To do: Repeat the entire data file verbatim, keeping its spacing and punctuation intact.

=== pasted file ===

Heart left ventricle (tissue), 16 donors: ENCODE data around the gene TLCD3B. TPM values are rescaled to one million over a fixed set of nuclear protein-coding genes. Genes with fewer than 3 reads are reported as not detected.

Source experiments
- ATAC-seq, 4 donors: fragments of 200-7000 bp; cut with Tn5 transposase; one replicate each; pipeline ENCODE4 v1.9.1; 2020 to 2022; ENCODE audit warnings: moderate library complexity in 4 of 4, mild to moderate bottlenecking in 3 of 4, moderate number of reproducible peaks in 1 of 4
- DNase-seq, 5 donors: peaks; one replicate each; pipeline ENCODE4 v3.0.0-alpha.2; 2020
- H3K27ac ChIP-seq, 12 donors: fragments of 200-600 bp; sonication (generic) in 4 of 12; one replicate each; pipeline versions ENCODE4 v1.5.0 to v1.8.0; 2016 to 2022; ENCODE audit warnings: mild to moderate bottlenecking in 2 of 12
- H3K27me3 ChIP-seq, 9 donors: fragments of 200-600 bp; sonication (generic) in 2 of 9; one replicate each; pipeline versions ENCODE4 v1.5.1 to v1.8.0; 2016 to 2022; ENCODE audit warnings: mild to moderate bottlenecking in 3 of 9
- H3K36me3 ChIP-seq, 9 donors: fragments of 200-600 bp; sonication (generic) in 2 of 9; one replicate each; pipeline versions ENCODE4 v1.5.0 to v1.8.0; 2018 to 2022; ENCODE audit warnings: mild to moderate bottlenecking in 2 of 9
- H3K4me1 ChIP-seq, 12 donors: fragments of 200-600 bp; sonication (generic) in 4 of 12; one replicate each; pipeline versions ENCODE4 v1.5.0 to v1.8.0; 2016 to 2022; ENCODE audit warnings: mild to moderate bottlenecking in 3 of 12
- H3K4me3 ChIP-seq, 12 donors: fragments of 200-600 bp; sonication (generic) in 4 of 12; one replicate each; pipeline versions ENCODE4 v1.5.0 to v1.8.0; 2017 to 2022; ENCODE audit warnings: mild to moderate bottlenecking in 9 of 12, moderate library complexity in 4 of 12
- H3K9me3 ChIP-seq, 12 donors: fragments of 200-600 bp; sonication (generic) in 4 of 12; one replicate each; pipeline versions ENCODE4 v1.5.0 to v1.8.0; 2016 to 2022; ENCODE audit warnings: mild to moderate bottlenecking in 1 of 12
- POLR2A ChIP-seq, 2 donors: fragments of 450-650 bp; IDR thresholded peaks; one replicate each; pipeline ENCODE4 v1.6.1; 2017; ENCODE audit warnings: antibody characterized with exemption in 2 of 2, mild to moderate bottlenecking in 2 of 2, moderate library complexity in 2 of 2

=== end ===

Heart left ventricle (tissue), 16 donors: ENCODE data around the gene TLCD3B. TPM values are rescaled to one million over a fixed set of nuclear protein-coding genes. Genes with fewer than 3 reads are reported as not detected.

Source experiments
- ATAC-seq, 4 donors: fragments of 200-7000 bp; cut with Tn5 transposase; one replicate each; pipeline ENCODE4 v1.9.1; 2020 to 2022; ENCODE audit warnings: moderate library complexity in 4 of 4, mild to moderate bottlenecking in 3 of 4, moderate number of reproducible peaks in 1 of 4
- DNase-seq, 5 donors: peaks; one replicate each; pipeline ENCODE4 v3.0.0-alpha.2; 2020
- H3K27ac ChIP-seq, 12 donors: fragments of 200-600 bp; sonication (generic) in 4 of 12; one replicate each; pipeline versions ENCODE4 v1.5.0 to v1.8.0; 2016 to 2022; ENCODE audit warnings: mild to moderate bottlenecking in 2 of 12
- H3K27me3 ChIP-seq, 9 donors: fragments of 200-600 bp; sonication (generic) in 2 of 9; one replicate each; pipeline versions ENCODE4 v1.5.1 to v1.8.0; 2016 to 2022; ENCODE audit warnings: mild to moderate bottlenecking in 3 of 9
- H3K36me3 ChIP-seq, 9 donors: fragments of 200-600 bp; sonication (generic) in 2 of 9; one replicate each; pipeline versions ENCODE4 v1.5.0 to v1.8.0; 2018 to 2022; ENCODE audit warnings: mild to moderate bottlenecking in 2 of 9
- H3K4me1 ChIP-seq, 12 donors: fragments of 200-600 bp; sonication (generic) in 4 of 12; one replicate each; pipeline versions ENCODE4 v1.5.0 to v1.8.0; 2016 to 2022; ENCODE audit warnings: mild to moderate bottlenecking in 3 of 12
- H3K4me3 ChIP-seq, 12 donors: fragments of 200-600 bp; sonication (generic) in 4 of 12; one replicate each; pipeline versions ENCODE4 v1.5.0 to v1.8.0; 2017 to 2022; ENCODE audit warnings: mild to moderate bottlenecking in 9 of 12, moderate library complexity in 4 of 12
- H3K9me3 ChIP-seq, 12 donors: fragments of 200-600 bp; sonication (generic) in 4 of 12; one replicate each; pipeline versions ENCODE4 v1.5.0 to v1.8.0; 2016 to 2022; ENCODE audit warnings: mild to moderate bottlenecking in 1 of 12
- POLR2A ChIP-seq, 2 donors: fragments of 450-650 bp; IDR thresholded peaks; one replicate each; pipeline ENCODE4 v1.6.1; 2017; ENCODE audit warnings: antibody characterized with exemption in 2 of 2, mild to moderate bottlenecking in 2 of 2, moderate library complexity in 2 of 2